London transport chiefs in call for minicab cross border hiring reform with legislation "no longer fit for purpose"

London's transport bosses have called for new legislation to address safety concerns spanning the taxi and private hire industries after the rise in technological advances has led to a surge in cross border hiring.

A new report out today from Transport for London (TfL) says the transport body thinks it is common practice for drivers to apply for a licence in the capital, with no intention of working there. Over 700 London-licensed drivers live in Birmingham and 200 in Manchester.

Helen Chapman, TfL's interim director of licensing, regulation and charging, said the legislation governing taxi and private hire services is "no longer fit for purpose".
(Bit like he directors of TfLTPH after yesterday news from Tim Fenton!)

She said:
The reforms we are proposing such as national minimum standards, national enforcement capabilities and the need for journeys to start or finish where the driver is licensed, are urgently needed to ensure passenger safety nationwide.

Currently, drivers of taxis or private hire vehicles can work anywhere in England once they have secured a licence with a licensing authority. Drivers can apply to get their licences in an area where they perceive standards are lower, though they may not intend to work there. 

City Hall has said this has led to a number of issues across the country such as one authority licensing 1,000 drivers from their area, but more than 6,000 from other areas.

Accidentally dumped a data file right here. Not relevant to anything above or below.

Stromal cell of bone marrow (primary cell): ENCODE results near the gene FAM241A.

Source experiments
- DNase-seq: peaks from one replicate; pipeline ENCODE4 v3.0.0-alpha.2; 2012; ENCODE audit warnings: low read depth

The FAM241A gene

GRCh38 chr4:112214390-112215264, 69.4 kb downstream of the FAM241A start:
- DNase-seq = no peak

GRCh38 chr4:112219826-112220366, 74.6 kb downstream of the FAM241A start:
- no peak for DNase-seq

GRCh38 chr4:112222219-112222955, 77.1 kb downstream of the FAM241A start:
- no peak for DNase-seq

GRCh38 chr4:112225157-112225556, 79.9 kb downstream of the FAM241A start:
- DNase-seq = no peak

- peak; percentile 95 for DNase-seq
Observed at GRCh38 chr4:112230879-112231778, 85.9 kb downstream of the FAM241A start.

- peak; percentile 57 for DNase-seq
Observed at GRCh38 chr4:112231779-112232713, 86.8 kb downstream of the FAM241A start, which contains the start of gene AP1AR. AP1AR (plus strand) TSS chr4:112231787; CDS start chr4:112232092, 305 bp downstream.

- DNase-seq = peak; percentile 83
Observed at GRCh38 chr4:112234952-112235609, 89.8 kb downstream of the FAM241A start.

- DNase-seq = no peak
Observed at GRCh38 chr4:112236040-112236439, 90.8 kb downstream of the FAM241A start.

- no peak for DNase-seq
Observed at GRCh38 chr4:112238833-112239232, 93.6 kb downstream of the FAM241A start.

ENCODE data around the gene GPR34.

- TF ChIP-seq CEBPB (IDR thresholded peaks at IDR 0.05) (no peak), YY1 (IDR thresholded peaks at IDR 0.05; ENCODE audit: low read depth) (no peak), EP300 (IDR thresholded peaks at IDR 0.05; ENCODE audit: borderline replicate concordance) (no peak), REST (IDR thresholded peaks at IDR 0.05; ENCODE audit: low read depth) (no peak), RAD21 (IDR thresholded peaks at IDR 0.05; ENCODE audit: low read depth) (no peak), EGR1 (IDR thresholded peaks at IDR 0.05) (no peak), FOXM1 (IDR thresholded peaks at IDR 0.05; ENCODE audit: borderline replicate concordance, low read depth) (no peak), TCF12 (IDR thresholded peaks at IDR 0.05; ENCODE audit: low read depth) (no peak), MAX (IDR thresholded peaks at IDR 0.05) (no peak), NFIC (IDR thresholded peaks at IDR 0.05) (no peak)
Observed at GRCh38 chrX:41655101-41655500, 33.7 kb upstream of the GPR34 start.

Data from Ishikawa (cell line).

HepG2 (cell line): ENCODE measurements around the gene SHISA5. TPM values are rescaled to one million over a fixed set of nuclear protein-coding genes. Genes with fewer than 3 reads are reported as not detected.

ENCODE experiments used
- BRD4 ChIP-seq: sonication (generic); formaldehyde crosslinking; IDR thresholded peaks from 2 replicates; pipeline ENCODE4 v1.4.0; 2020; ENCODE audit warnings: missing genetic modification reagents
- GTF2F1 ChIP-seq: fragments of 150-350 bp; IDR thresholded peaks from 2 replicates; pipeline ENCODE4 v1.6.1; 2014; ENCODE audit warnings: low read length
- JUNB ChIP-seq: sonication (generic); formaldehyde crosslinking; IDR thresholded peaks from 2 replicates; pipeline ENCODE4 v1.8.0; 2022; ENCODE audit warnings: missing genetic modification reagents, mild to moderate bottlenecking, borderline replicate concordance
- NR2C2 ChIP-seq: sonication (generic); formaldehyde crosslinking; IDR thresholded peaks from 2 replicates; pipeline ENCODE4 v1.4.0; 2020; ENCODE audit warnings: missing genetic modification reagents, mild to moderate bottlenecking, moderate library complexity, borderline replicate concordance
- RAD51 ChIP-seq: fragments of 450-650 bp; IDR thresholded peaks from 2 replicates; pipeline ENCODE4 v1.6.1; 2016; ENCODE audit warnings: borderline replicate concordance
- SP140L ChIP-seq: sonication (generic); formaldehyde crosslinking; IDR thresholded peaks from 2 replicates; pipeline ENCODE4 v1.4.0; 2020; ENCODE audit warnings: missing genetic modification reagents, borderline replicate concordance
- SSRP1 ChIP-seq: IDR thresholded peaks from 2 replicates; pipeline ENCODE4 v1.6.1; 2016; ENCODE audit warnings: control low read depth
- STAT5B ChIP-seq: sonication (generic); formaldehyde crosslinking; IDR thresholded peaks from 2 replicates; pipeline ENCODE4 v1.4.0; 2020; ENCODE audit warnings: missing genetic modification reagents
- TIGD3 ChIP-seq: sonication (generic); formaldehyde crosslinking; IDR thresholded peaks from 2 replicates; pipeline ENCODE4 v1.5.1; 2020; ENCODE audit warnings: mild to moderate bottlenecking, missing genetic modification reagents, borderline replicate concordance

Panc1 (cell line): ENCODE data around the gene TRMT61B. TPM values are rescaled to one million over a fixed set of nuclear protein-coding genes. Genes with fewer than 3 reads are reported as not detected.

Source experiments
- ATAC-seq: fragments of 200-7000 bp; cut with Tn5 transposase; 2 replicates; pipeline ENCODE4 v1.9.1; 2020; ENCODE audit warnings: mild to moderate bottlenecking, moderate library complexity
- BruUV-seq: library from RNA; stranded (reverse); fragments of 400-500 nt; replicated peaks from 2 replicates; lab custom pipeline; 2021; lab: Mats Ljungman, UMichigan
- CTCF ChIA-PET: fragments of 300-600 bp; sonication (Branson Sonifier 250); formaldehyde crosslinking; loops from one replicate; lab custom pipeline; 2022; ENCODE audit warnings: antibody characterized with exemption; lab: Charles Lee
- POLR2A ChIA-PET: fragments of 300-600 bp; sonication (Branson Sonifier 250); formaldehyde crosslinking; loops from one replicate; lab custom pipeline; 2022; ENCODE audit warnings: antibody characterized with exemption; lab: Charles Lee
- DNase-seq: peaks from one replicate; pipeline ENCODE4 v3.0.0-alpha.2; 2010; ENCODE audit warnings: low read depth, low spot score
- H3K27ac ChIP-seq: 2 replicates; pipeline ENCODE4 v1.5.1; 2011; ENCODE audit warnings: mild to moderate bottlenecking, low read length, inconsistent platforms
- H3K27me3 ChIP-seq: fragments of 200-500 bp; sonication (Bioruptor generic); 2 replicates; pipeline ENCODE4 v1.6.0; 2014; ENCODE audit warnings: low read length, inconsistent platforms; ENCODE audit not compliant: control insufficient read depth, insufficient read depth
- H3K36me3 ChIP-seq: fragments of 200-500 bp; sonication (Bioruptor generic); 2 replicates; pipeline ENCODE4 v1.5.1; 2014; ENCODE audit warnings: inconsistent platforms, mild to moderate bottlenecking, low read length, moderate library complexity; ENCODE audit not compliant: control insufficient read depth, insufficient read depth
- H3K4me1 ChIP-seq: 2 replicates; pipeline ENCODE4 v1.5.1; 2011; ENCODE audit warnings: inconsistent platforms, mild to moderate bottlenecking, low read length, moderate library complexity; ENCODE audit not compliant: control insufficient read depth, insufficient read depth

TfL's report says there is a pressing need to drive up national standards across the taxi and private hire industries, after transport secretary Chris Grayling asked the mayor to provide more detail on proposals to address cross border hiring. 

TfL has been looking to lift standards, with the high-profile example of Uber's licence not being renewed last September, after the transport body said it wasn't "fit and proper".

Last month, TfL said current rules are failing to keep up with tech developments, and it was planning to make changes to get tougher on the likes of Uber and other ride-hailing firms. Rules being considered include clearer reporting methods for complaints and emergencies, and potentially women-only rides.

Today, London's deputy mayor for transport, Val Shawcross said cross-border hiring was "a serious national safety issue". She said:

It cannot be right that drivers can obtain a licence in an area where they believe standards are lower, and then go to work elsewhere in the country where they feel they can ignore enforcement officers. It’s potentially dangerous and must be stopped.

What Val should have said:
It cannot be right that a company TfL knew was illegal, has been allowed to operate illegally without a licence, and is being allowed to carry on operating illegally by those at TfLTPH since 2013.

The Directors and managers who said nothing and allowed this operation to carry on operating illegally, should now be facing charges of misconduct in a public office (malfeasance).

This is what Shawcross should be saying this morning as the evidence has been made available to the Mayor's office as well as TfL.  

In his campaign manifesto, Sadiq Khan said, if Uber step out of line just once, I will be the Mayor who runs Uber out of town......?
What you going to do now SADIQ???

Source : CityAM

from Taxi Leaks